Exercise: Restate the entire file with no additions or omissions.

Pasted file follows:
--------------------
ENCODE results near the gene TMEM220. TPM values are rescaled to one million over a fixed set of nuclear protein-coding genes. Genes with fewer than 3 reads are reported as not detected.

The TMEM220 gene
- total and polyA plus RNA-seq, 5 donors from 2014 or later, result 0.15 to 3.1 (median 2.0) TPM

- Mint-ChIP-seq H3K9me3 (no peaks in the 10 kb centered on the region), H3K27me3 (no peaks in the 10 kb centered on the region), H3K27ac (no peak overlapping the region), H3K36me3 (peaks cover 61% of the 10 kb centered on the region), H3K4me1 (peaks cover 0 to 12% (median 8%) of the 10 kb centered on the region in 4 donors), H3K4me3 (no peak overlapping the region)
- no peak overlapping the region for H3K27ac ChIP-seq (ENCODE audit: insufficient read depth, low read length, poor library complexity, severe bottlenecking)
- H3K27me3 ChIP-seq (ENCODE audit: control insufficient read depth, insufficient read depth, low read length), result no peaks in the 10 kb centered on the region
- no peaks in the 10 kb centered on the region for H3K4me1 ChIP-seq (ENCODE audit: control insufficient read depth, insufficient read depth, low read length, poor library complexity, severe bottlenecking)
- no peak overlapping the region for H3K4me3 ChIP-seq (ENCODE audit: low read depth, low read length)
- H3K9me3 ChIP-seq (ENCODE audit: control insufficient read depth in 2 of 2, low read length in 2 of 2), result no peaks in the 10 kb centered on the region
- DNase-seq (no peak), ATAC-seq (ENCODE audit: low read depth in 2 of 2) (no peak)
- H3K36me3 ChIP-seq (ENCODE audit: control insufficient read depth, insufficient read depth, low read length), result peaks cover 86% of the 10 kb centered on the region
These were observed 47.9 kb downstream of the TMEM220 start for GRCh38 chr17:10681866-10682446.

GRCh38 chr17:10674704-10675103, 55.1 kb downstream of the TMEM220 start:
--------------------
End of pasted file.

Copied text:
ENCODE results near the gene TMEM220. TPM values are rescaled to one million over a fixed set of nuclear protein-coding genes. Genes with fewer than 3 reads are reported as not detected.

The TMEM220 gene
- total and polyA plus RNA-seq, 5 donors from 2014 or later, result 0.15 to 3.1 (median 2.0) TPM

- Mint-ChIP-seq H3K9me3 (no peaks in the 10 kb centered on the region), H3K27me3 (no peaks in the 10 kb centered on the region), H3K27ac (no peak overlapping the region), H3K36me3 (peaks cover 61% of the 10 kb centered on the region), H3K4me1 (peaks cover 0 to 12% (median 8%) of the 10 kb centered on the region in 4 donors), H3K4me3 (no peak overlapping the region)
- no peak overlapping the region for H3K27ac ChIP-seq (ENCODE audit: insufficient read depth, low read length, poor library complexity, severe bottlenecking)
- H3K27me3 ChIP-seq (ENCODE audit: control insufficient read depth, insufficient read depth, low read length), result no peaks in the 10 kb centered on the region
- no peaks in the 10 kb centered on the region for H3K4me1 ChIP-seq (ENCODE audit: control insufficient read depth, insufficient read depth, low read length, poor library complexity, severe bottlenecking)
- no peak overlapping the region for H3K4me3 ChIP-seq (ENCODE audit: low read depth, low read length)
- H3K9me3 ChIP-seq (ENCODE audit: control insufficient read depth in 2 of 2, low read length in 2 of 2), result no peaks in the 10 kb centered on the region
- DNase-seq (no peak), ATAC-seq (ENCODE audit: low read depth in 2 of 2) (no peak)
- H3K36me3 ChIP-seq (ENCODE audit: control insufficient read depth, insufficient read depth, low read length), result peaks cover 86% of the 10 kb centered on the region
These were observed 47.9 kb downstream of the TMEM220 start for GRCh38 chr17:10681866-10682446.

GRCh38 chr17:10674704-10675103, 55.1 kb downstream of the TMEM220 start: